Legal Scholarship
 

Title

Intellectual Property: A Human (Not Corporate) Right

Abstract

This chapter seeks to distinguish between intellectual property rights the existing legal mechanisms for intellectual property protection – and the right to intellectual property. The right to intellectual property is a human right. Intellectual property rights, instrumental in nature and codified in legal frameworks around the world, are not. Rather, intellectual property rights as they exist are both over- and under-inclusive in their protection of the right to intellectual property. However, the right to intellectual property exists for everyone, and a human rights perspective on IP should change the framework by which we evaluate and construct the legal system, expose the flaws of a system designed to primarily protect corporate interests, and present possibilities for a more inclusive approach.

The analysis begins in Part l with a discussion of the human right to the moral and material interests of creators, as that right has been embodied in an international human rights framework over time. In Part 2, I discuss intellectual property rights - their importance and relevance to the human rights detailed in Article l5(1)(c) of the International Covenant on Economic, Social, and Cultural Rights. Creations of the mind are not only fundamental to personhood and community, but they serve as a primary economic vehicle on the global stage and have the potential to facilitate the ability of creators to access an adequate standard of living in remote areas and disadvantaged communities. In Part 3, I discuss General Comment 17 of the CESCR, which gives guidance and effect to the human rights provisions found in Article 15(1)(c). I conclude that for the rights in Article 15(l)(c) to be realized, they must be perceived as a fundamental aspect of intellectual property law and policy. Protection and respect for the moral and material interests of creators, the right to intellectual property, is a human right; and as such, human rights discourse must inform intellectual property policy. This conclusion has implications both for the intellectual property law community and the human rights community: to forget that human creators are at the centre of scientific and artistic innovation works to the detriment of effective IP policy; to avoid the legal mechanism by which the rights of creators are protected works to the detriment of human rights.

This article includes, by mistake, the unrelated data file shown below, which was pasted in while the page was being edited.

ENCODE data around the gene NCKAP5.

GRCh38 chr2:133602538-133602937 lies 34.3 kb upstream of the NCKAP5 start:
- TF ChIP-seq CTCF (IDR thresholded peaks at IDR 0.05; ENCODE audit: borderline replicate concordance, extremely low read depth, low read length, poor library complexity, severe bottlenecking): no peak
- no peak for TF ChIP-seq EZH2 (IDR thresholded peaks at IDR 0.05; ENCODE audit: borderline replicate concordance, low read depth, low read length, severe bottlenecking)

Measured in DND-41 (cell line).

Publication Date

1-1-2012

Publisher

Edward Elgar Publishing

Document Type

Book Chapter

Additional Information

Available at http://www.worldcat.org/oclc/939790086

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